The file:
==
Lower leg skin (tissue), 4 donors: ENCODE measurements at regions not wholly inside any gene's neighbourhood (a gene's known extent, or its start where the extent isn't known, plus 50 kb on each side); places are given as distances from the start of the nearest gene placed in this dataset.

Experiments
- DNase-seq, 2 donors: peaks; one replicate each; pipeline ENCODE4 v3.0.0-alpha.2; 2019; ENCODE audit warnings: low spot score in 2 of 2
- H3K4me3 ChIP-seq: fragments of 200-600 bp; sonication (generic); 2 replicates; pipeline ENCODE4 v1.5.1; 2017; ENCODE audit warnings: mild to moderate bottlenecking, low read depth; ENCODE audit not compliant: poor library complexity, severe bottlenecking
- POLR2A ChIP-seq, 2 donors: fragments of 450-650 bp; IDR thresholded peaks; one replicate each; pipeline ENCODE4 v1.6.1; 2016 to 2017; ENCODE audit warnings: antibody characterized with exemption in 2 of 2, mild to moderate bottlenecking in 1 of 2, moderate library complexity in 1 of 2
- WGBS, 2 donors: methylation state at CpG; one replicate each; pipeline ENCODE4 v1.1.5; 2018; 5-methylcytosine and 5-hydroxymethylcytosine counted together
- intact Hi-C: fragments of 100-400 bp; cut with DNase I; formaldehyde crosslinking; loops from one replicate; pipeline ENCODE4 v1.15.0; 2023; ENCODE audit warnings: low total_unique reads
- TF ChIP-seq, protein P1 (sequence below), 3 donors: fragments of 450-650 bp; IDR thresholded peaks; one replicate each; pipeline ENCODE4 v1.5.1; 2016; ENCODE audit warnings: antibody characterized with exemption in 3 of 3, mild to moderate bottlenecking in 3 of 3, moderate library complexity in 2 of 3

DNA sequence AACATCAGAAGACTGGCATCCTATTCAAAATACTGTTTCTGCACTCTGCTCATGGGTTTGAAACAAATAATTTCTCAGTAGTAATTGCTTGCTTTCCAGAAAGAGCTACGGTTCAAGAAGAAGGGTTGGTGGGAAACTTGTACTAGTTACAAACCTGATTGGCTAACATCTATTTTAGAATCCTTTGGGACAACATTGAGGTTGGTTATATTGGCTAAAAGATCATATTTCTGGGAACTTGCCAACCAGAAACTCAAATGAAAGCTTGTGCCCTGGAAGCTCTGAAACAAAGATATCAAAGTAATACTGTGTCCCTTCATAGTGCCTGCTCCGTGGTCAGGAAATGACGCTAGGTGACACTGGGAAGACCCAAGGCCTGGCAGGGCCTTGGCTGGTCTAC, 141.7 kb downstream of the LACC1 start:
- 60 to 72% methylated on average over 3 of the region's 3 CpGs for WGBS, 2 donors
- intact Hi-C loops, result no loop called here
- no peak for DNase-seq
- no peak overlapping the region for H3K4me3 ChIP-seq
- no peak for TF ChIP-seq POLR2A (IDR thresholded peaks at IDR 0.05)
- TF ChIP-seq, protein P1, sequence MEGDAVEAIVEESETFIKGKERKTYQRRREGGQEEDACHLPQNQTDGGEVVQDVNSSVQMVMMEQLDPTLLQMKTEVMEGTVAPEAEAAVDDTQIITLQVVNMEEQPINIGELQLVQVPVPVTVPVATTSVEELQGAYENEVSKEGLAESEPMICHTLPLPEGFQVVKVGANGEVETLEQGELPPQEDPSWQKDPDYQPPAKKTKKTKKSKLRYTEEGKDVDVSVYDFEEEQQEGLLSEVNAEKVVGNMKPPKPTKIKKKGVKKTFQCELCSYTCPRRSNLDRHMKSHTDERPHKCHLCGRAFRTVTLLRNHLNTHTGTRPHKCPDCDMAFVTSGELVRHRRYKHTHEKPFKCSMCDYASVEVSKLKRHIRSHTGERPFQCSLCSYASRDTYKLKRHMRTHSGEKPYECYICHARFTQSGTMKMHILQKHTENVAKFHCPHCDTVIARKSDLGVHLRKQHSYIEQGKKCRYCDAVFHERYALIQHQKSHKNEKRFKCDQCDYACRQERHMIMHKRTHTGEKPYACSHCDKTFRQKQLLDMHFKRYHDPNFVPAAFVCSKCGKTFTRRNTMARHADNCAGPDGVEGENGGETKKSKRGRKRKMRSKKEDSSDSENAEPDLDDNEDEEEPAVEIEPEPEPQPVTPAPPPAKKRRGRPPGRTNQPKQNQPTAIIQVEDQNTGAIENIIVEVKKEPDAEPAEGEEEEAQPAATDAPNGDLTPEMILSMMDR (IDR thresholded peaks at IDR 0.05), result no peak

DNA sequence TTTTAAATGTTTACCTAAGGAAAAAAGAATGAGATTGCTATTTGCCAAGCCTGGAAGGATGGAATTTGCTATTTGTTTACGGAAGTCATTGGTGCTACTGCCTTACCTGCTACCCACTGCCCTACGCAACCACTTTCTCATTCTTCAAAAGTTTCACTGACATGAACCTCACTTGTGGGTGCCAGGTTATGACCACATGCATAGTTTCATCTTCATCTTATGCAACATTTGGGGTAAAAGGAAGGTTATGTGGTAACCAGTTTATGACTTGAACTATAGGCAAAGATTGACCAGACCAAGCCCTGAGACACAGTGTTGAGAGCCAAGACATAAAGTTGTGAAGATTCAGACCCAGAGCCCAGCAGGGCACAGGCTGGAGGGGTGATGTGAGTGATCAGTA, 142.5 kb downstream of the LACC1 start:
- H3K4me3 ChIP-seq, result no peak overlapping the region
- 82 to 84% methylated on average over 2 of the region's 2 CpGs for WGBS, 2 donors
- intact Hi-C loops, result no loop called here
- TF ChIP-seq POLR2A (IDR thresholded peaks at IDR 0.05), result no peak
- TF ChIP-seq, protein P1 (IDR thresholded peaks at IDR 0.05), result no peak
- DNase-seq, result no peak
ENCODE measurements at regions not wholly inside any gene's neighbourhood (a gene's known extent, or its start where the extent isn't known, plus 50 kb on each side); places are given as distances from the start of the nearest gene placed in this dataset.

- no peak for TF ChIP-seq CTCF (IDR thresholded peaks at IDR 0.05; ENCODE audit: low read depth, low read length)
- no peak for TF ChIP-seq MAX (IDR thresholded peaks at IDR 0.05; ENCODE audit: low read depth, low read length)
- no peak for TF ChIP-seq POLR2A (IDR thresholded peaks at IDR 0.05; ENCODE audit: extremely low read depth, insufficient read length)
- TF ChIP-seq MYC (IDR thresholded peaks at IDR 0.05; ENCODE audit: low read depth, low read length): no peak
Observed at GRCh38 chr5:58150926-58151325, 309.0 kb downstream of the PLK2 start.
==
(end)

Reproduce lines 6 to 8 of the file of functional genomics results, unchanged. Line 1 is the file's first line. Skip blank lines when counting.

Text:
- WGBS, 2 donors: methylation state at CpG; one replicate each; pipeline ENCODE4 v1.1.5; 2018; 5-methylcytosine and 5-hydroxymethylcytosine counted together
- intact Hi-C: fragments of 100-400 bp; cut with DNase I; formaldehyde crosslinking; loops from one replicate; pipeline ENCODE4 v1.15.0; 2023; ENCODE audit warnings: low total_unique reads
- TF ChIP-seq, protein P1 (sequence below), 3 donors: fragments of 450-650 bp; IDR thresholded peaks; one replicate each; pipeline ENCODE4 v1.5.1; 2016; ENCODE audit warnings: antibody characterized with exemption in 3 of 3, mild to moderate bottlenecking in 3 of 3, moderate library complexity in 2 of 3